Israel for traveling-Israel is a small country on the shores of the Mediterranean Sea. It attracts many tourists from Russia, but mostly those who come on organized tours. In my opinion, in vain. In Israel, it’s easy to travel on your own.
The country is small in territory and population (about 7 million people), but rich in historical monuments and natural attractions. The ideal time for a trip is spring and autumn. In summer it is hot and dry, in winter it rains and it is cold. For those considering visiting this lovely place, it might be worth booking onto some holy land tours to really experience Israel and its religious sites. Israel is a country where there has been a mixture of different cultures and religions, which is why there is an extremely motley population, and sometimes, walking along the streets, you feel yourself in a living museum.
1. Israel for traveling: Walk through the Old City of Jerusalem
The old city of Jerusalem is the heart of Israel, in which the history of several thousand years is kept. Here one narrow street is replaced by another and at every step – sights and holy places. The air smells of spices, street food, and sun. A compulsory ritual during a walk is to leave a note with a cherished desire in the Wailing Wall. This is part of the ancient wall around the Temple Mount of Old Jerusalem, preserved after the destruction of the Second Temple of Jerusalem. Read more: The best travel places in 2018
2. Bathing in the Dead Sea
The Dead Sea is famous for therapeutic mud, and water contains a large concentration of salt. Such that you will not be able to drown here, even if you do not know how to swim at all. To be covered with medicinal mud and lie on the water with an asterisk. Another Dead Sea is the lowest point on Earth, and the oxygen content in the air here is much higher than usual. Read more: The 9 most romantic places in Paris, for those who love the city very much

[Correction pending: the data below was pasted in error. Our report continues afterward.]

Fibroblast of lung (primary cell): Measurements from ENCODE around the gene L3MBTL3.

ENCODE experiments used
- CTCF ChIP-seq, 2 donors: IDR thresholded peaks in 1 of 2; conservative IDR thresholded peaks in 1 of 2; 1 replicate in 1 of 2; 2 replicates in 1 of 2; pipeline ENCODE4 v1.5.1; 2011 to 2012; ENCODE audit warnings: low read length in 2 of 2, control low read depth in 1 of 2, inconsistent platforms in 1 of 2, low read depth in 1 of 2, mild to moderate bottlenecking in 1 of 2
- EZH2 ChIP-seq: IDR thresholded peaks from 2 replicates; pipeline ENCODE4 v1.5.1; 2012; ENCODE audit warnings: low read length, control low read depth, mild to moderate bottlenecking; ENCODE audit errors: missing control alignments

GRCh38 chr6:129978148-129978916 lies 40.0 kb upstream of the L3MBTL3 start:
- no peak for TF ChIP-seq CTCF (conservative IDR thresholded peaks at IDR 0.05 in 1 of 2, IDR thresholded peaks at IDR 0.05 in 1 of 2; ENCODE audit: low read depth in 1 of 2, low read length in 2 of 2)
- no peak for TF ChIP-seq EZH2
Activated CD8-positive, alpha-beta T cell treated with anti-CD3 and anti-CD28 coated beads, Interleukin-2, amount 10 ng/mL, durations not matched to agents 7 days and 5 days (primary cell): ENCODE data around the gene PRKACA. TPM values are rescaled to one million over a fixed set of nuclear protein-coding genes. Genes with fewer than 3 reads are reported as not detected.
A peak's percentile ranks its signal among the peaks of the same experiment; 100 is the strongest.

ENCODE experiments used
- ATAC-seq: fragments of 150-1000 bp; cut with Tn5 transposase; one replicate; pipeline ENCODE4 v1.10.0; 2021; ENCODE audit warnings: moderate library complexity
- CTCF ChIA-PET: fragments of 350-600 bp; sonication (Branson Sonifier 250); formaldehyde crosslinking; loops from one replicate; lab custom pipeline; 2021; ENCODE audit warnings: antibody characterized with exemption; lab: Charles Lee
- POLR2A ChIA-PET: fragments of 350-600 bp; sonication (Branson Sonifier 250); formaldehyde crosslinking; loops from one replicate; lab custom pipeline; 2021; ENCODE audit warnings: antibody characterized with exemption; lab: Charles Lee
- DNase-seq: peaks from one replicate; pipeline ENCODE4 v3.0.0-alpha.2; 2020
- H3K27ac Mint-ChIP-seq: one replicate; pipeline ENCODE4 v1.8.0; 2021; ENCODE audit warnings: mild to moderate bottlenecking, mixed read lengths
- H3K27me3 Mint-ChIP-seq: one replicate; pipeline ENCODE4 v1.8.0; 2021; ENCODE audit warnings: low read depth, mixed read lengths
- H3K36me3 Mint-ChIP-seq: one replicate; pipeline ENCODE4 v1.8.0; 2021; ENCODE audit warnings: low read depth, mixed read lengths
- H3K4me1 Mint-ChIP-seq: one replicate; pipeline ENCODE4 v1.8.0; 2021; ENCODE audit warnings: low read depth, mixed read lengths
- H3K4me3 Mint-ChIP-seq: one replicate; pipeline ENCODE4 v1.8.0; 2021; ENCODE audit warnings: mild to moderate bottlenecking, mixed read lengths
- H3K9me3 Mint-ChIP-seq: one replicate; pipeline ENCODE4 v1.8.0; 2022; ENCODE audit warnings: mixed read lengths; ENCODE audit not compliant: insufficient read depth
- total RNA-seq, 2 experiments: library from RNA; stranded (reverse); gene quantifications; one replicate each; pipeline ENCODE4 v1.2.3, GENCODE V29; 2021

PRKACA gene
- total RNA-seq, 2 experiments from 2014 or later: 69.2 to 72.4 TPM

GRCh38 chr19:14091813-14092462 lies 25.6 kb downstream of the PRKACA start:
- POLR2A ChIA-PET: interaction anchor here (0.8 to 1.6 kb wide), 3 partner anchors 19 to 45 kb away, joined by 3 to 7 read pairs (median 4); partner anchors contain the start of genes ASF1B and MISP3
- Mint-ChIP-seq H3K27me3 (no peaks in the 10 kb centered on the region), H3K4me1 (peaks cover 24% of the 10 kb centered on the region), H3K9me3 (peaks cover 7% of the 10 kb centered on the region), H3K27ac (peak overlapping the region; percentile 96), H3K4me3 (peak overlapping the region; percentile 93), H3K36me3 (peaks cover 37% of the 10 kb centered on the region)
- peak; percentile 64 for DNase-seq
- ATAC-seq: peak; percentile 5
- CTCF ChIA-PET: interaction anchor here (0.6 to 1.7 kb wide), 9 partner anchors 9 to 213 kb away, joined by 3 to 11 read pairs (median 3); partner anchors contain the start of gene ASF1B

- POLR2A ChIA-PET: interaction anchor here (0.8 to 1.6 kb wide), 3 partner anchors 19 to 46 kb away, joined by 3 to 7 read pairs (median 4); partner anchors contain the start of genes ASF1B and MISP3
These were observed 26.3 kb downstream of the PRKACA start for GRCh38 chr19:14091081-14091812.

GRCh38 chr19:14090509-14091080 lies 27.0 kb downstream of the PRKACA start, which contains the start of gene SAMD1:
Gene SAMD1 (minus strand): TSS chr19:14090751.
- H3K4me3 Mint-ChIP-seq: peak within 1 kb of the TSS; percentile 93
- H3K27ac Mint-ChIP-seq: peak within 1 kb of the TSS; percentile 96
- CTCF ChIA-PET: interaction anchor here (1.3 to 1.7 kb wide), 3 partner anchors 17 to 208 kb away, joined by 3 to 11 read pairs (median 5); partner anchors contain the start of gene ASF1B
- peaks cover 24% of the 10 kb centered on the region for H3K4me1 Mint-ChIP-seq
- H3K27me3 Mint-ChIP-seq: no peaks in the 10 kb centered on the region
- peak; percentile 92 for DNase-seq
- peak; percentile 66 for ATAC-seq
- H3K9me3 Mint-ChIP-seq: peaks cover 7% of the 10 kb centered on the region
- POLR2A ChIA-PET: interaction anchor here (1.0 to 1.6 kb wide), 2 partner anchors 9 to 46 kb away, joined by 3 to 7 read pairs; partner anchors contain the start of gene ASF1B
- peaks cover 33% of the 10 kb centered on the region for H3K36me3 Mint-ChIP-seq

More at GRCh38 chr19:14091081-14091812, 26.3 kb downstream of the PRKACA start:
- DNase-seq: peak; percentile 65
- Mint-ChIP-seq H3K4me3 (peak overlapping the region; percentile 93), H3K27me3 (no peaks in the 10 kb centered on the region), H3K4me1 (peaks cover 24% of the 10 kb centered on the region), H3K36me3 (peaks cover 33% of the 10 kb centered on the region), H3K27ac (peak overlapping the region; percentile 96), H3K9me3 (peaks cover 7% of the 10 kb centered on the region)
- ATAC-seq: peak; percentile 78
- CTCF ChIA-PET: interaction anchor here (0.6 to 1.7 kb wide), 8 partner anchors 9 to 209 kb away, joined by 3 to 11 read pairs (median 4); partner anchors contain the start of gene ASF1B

On the shore of the Dead Sea is the Ein Gedi Reserve – one of the ten places that must be visited on the planet by National Geographic. Ein Gedi is an oasis in the Judean desert with caves, waterfalls and a botanical garden.
3. Overnight in a Bedouin tent
Bedouins are the indigenous inhabitants of the desert. Instead of houses, they have black tents made of camel wool and mountain animals, and the roofs are made of palm branches.
In the ” Taglit ” program, participants not only spend the night in the tent, but also spend a traditional evening with the Bedouins: they dine with the locals, drink tart coffee, cooked in the sand, and ride camels.
4. Rest on the Sea of Galilee
If you ask the Israeli, how many seas in Israel, he probably will say: “It depends on how to count.” Because the Sea of Galilee is also the Sea of Galilee. It provides Israel with fresh water, and on its shores is the city of Tiberias.
The Kinneret is the lowest freshwater lake on earth with picturesque beaches and beaches along the coast. On the shores of the lake, hot springs with water rich in salts and sulfur are beaten. Each summer, through the Sea of Galilee, swim takes place – you can test yourself and cross the Israeli lake.
5. Shopping in the markets of Carmel